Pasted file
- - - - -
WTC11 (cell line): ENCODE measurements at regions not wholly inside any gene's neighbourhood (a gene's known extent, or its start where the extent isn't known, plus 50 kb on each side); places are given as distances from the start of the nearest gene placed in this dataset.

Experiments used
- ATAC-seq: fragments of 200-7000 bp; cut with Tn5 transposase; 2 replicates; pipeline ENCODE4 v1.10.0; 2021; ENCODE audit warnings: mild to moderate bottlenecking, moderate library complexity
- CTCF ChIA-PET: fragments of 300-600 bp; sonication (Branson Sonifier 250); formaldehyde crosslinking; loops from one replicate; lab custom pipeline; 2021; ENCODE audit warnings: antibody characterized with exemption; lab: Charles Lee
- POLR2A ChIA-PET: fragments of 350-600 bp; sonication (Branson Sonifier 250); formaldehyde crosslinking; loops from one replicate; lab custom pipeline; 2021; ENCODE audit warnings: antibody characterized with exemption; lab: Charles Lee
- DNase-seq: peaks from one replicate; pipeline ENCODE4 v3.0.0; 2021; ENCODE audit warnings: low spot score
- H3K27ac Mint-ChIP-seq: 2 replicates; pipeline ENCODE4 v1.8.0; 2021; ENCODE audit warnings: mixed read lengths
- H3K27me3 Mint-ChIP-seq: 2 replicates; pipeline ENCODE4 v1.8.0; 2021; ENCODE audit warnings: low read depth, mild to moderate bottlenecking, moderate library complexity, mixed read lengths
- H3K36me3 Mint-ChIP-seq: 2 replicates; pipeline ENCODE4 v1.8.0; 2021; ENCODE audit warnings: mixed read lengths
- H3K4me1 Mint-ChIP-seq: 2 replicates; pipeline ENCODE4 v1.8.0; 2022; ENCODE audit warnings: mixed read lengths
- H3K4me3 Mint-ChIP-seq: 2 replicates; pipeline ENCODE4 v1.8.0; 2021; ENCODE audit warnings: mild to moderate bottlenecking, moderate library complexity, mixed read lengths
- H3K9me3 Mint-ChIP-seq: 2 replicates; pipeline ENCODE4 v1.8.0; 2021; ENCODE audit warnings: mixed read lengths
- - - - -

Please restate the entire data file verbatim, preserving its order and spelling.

WTC11 (cell line): ENCODE measurements at regions not wholly inside any gene's neighbourhood (a gene's known extent, or its start where the extent isn't known, plus 50 kb on each side); places are given as distances from the start of the nearest gene placed in this dataset.

Experiments used
- ATAC-seq: fragments of 200-7000 bp; cut with Tn5 transposase; 2 replicates; pipeline ENCODE4 v1.10.0; 2021; ENCODE audit warnings: mild to moderate bottlenecking, moderate library complexity
- CTCF ChIA-PET: fragments of 300-600 bp; sonication (Branson Sonifier 250); formaldehyde crosslinking; loops from one replicate; lab custom pipeline; 2021; ENCODE audit warnings: antibody characterized with exemption; lab: Charles Lee
- POLR2A ChIA-PET: fragments of 350-600 bp; sonication (Branson Sonifier 250); formaldehyde crosslinking; loops from one replicate; lab custom pipeline; 2021; ENCODE audit warnings: antibody characterized with exemption; lab: Charles Lee
- DNase-seq: peaks from one replicate; pipeline ENCODE4 v3.0.0; 2021; ENCODE audit warnings: low spot score
- H3K27ac Mint-ChIP-seq: 2 replicates; pipeline ENCODE4 v1.8.0; 2021; ENCODE audit warnings: mixed read lengths
- H3K27me3 Mint-ChIP-seq: 2 replicates; pipeline ENCODE4 v1.8.0; 2021; ENCODE audit warnings: low read depth, mild to moderate bottlenecking, moderate library complexity, mixed read lengths
- H3K36me3 Mint-ChIP-seq: 2 replicates; pipeline ENCODE4 v1.8.0; 2021; ENCODE audit warnings: mixed read lengths
- H3K4me1 Mint-ChIP-seq: 2 replicates; pipeline ENCODE4 v1.8.0; 2022; ENCODE audit warnings: mixed read lengths
- H3K4me3 Mint-ChIP-seq: 2 replicates; pipeline ENCODE4 v1.8.0; 2021; ENCODE audit warnings: mild to moderate bottlenecking, moderate library complexity, mixed read lengths
- H3K9me3 Mint-ChIP-seq: 2 replicates; pipeline ENCODE4 v1.8.0; 2021; ENCODE audit warnings: mixed read lengths